What should we do? Since 2002, chronic prescription medication use in children 5 to 19 years old has skyrocketed, according to a study in the November 2008 Pediatrics. Leading the way, prescriptions for type 2 diabetes in kids have more than doubled, with the highest rise in girls aged 10 to 14. Asthma medication use is up more than 46 percent, ADHD medication use up more than 40 percent, and cholesterol medication use up by 15 percent, all in a very short time. Blood pressure medication use and anti-depressant use are also up since 2002. The increases are seen in both boys and girls, but are accelerating faster in girls (about twice as fast with antidepressants and ADHD medications, about three times as fast with type 2 diabetes). What’s causing these dramatic rises? Why are they faster in girls? I suspect we are seeing the effects of a combination of factors: the diseases becoming more common, the diagnoses becoming more likely to be considered, and treating kids’ chronic conditions with prescription medications becoming more likely when a diagnosis is made.
I’m struck, though, that each of these conditions is profoundly linked in at least one way to kids’ lifestyles: how much they exercise, what they eat, how much they weigh, their environmental exposures. While I am thrilled that prescription medications are available to help children who need them, to me this study rings out as a call for action. There are steps we can take now to prevent these conditions, and to manage them more effectively.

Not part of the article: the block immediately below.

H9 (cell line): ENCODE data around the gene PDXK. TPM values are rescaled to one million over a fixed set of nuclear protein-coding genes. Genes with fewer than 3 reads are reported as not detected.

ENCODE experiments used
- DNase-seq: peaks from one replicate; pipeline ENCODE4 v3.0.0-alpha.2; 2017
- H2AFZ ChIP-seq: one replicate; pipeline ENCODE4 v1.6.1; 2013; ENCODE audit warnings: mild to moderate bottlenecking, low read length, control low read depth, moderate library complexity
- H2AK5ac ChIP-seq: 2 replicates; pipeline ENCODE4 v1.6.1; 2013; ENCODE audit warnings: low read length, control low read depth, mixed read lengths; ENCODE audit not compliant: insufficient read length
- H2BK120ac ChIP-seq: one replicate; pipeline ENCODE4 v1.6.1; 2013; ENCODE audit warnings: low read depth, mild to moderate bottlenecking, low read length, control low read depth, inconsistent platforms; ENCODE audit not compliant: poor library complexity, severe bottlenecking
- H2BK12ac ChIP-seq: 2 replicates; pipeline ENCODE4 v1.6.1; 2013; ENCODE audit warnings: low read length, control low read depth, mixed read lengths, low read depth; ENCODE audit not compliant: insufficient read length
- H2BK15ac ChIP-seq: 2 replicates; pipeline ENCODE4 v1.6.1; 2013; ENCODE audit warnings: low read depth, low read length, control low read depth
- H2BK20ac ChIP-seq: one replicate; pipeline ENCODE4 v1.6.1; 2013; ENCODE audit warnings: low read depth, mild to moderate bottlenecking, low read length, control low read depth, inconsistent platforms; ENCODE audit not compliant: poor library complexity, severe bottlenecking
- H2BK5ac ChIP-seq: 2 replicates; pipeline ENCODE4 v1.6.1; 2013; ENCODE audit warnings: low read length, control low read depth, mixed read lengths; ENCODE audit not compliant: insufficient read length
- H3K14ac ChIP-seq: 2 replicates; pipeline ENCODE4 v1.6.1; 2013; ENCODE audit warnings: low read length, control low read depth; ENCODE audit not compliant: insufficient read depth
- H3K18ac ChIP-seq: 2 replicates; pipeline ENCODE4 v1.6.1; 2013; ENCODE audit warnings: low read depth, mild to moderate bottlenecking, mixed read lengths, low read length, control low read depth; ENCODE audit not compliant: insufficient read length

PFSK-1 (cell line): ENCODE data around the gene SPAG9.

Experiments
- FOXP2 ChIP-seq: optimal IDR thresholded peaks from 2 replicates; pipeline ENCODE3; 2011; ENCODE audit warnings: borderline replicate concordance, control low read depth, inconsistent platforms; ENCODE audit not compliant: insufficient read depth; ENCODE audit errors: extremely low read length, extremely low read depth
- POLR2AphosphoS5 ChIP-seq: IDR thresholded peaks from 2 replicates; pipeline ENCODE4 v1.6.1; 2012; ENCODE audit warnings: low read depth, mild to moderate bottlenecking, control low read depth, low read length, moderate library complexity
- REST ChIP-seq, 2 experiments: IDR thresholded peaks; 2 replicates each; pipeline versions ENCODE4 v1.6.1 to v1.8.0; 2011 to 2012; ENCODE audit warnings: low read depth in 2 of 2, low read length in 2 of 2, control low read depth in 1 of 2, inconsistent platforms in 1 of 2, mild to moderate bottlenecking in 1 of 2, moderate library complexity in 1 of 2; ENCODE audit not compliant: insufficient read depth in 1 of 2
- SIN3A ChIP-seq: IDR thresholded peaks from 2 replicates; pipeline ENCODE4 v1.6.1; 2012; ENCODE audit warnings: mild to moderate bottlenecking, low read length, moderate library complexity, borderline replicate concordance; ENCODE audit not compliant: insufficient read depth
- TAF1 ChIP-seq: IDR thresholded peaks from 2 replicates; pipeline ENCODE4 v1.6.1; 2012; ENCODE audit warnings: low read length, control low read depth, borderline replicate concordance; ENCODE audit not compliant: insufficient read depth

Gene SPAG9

It’s time to give greater attention to healthy living in kids – building increased active play, and tastier, healthier foods, and decreased environmental toxins into our home lives, into our school curricula, into our school lunches, into our media, into our digital games, and into extra-curricular fun. We’re going to be spending on our children’s health one way or another – how much better to focus on healthier ways to prevent and manage our most pressing kids’ health problems – and to enjoy childhood!
Emily R. Cox, Donna R. Halloran, Sharon M. Homan, Sherry Welliver, and Douglas E. Mager Trends in the Prevalence of Chronic Medication Use in Children: 2002–2005. Pediatrics 2008; 122: e1053-e1061.